Publication: Eurasia Daily Monitor Volume: 3 Issue: 102

Yushchenko hopes to raise threshold for upcoming elections

Presidents Ilham Aliyev of Azerbaijan, Mikheil Saakashvili of Georgia, Vladimir Voronin of Moldova, and Viktor Yushchenko of Ukraine met on May 23 in Kyiv for another effort to revitalize the GUAM group of countries. Lithuanian President Valdas Adamkus attended as well, in line with his country’s active role in Baltic-Black Sea initiatives. Adamkus expressed his “deep conviction that our countries will ultimately meet inside the Euro-Atlantic organizations as members” (1 + 1 TV [Kyiv], May 23).

GUAM’s previous summit, held in April 2005 in Chisinau and dubbed the “GUAM revival summit,” fell short of that aim, despite the Moldovan chairmanship’s diligent efforts during the intervening year. Ukraine took over the rotating chairmanship at this summit.

The Kyiv summit formally institutionalized GUAM and turned it from a group of countries into an international organization, henceforth renamed “Organization for Democracy and Economic Development — GUAM.” The summit’s Declaration reaffirms the countries’ known goals as “the creation of a regional space of democracy, security, and stable economic and social development,” a determination to pursue their common European choice, and to pursue policies to strengthen relations with the European Union and NATO.

The presidents signed the Organization’s charter (to be ratified by the four parliaments) and created new policy-making and executive bodies. These are: the Council of Heads of State, Council of Ministers of Foreign Affairs, and Council of National Coordinators (these are deputy ministers responsible for implementation of GUAM policy decisions within the respective national governments). These Councils are to meet at annual, six-month, and three-month intervals, respectively. The presidents also approved the creation of the Organization’s Permanent Secretariat, based in Kyiv.

In addition, the Organization plans to develop a mutually accessible database on terrorism, organized crime, drug trafficking, and related challenges. This “virtual information center” shall be mutually accessible to the four countries’ intelligence and law-enforcement agencies. Further plans for institutionalization envisage a GUAM energy security council to be created within one month, according to Ukrainian Fuel and Energy Minister Ivan Plachkov. If so, this council would need a more effective Ukrainian minister than Plachkov, who has lost credibility within Ukraine and internationally through mismanagement — along with Naftohaz Ukrainy chairman Oleksiy Ivchenko — of Kyiv’s energy policy.

The new Organization is open — as was the GUAM group — to accession by countries that share the organization’s goals. During the summit, Voronin suggested that Romania and Bulgaria could be the most suitable candidate countries. Their accession would substantially increase the Organization’s ability to promote security and energy transport initiatives in the Black Sea region.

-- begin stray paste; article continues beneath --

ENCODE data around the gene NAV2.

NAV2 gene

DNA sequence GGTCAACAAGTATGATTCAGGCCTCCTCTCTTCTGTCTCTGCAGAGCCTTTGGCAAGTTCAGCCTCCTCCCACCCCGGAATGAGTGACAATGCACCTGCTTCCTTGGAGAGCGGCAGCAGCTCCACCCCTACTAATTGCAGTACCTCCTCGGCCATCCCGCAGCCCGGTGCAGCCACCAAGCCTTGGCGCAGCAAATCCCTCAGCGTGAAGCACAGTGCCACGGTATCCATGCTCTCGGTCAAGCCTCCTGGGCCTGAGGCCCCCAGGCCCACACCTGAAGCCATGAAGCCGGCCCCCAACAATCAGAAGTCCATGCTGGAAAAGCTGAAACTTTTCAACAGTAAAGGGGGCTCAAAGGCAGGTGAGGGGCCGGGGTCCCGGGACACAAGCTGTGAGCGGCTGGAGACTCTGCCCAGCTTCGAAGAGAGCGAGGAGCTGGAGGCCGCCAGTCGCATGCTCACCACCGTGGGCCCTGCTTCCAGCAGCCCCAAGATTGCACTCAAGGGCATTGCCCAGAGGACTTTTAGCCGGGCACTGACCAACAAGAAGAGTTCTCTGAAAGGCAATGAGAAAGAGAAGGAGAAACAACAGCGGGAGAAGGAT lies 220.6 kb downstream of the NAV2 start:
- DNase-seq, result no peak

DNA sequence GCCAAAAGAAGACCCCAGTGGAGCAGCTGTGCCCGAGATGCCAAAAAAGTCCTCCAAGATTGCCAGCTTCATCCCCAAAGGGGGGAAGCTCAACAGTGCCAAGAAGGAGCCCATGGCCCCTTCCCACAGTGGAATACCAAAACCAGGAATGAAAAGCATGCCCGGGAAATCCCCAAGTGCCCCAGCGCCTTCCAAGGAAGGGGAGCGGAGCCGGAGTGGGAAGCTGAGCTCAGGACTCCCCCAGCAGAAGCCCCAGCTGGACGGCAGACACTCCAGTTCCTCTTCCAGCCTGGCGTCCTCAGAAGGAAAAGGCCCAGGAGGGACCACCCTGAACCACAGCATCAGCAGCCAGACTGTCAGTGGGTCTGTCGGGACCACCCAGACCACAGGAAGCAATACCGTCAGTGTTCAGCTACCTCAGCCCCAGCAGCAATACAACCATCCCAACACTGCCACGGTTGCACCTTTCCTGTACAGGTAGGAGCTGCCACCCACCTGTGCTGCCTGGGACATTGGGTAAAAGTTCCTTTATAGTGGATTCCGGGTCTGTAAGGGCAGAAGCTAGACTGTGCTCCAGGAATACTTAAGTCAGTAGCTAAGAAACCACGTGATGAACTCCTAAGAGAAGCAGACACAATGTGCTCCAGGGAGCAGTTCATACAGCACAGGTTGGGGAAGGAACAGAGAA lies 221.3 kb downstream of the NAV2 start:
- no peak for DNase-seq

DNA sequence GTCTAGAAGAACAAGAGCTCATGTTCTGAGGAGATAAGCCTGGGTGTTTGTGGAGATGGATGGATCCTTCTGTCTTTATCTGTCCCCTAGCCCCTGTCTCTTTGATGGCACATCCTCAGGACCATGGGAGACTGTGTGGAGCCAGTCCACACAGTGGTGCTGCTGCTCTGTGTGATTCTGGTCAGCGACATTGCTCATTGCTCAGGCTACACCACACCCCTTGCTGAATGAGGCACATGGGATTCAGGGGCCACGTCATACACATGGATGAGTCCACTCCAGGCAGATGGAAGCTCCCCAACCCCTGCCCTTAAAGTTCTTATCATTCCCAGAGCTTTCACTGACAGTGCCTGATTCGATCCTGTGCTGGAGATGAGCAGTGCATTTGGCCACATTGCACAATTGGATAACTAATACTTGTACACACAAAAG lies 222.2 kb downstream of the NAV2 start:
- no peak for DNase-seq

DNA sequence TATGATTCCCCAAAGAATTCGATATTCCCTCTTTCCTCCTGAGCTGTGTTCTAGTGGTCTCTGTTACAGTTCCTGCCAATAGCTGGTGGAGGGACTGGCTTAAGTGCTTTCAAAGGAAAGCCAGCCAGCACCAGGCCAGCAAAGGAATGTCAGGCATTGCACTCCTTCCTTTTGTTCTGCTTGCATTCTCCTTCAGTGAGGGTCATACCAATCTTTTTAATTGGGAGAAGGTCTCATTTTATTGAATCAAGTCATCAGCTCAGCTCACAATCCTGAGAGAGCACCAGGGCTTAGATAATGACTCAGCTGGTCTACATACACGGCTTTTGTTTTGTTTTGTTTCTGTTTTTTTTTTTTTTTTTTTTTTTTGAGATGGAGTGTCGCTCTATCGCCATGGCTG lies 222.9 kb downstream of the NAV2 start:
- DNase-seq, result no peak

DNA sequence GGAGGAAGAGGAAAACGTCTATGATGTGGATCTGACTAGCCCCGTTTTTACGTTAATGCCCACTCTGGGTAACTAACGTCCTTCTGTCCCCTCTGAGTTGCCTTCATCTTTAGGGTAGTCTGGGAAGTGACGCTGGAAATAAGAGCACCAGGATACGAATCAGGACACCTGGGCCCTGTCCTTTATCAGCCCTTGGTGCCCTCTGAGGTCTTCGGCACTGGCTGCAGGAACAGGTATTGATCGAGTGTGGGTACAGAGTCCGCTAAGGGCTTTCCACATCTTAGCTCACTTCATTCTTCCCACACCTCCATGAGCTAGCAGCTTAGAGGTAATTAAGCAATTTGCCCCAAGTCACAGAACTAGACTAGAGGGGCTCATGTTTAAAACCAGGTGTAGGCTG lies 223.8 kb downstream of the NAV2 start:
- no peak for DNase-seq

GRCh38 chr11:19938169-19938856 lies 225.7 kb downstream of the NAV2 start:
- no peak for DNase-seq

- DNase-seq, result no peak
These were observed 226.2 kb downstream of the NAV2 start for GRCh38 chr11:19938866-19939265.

The presidents signed a protocol on entry into force of the earlier agreement to create a GUAM Free-Trade Zone throughout the four countries’ territories. According to Yushchenko, the free-trade zone is “in effect as of today de jure and will go into effect de facto in no more than 30 days.” While recognizing that the free-trade zone “will not work without unification of tariff policies and customs procedures,” Yushchenko unrealistically expressed optimism that this can be done by the member countries within one month and instructed Ukraine’s customs and border guard services to do so within that timeline (Interfax-Ukraine, May 23).

At the same time, Minister of Foreign Affairs Borys Tarasyuk reserved Ukraine’s option to join the Single Economic Space (SES) of Russia, Belarus, and Kazakhstan, in the admittedly unlikely event that the SES ultimately creates a free-trade zone (Channel 5 TV [Kyiv], May 23). Tarasyuk’s caution makes sense, because access to the Russian market is incomparably more important to Ukraine than access to GUAM markets. It seems far from clear, in any case, how Kyiv’s abiding interest in the SES can be reconciled with the GUAM free-trade zone project or with preferences on European Union markets, which all GUAM countries seek.

For his part, Voronin proposed that the Secretariat be tasked with preparing an agreement on the Organization’s cooperation with the EU. Such an agreement should focus on developing energy and transport projects (Moldpres, May 23).

In his speech to the summit, Saakashvili underscored the political expectations attached to the GUAM Organization and to interact with the West on that basis: “This is necessary economically and vitally necessary, like the air, politically. Such meetings help our countries to become part of the democratic world, of the civilized system of international relations.” GUAM may indeed be a case in which such intangible — though real — benefits outweigh the quantifiable — though elusive — ones.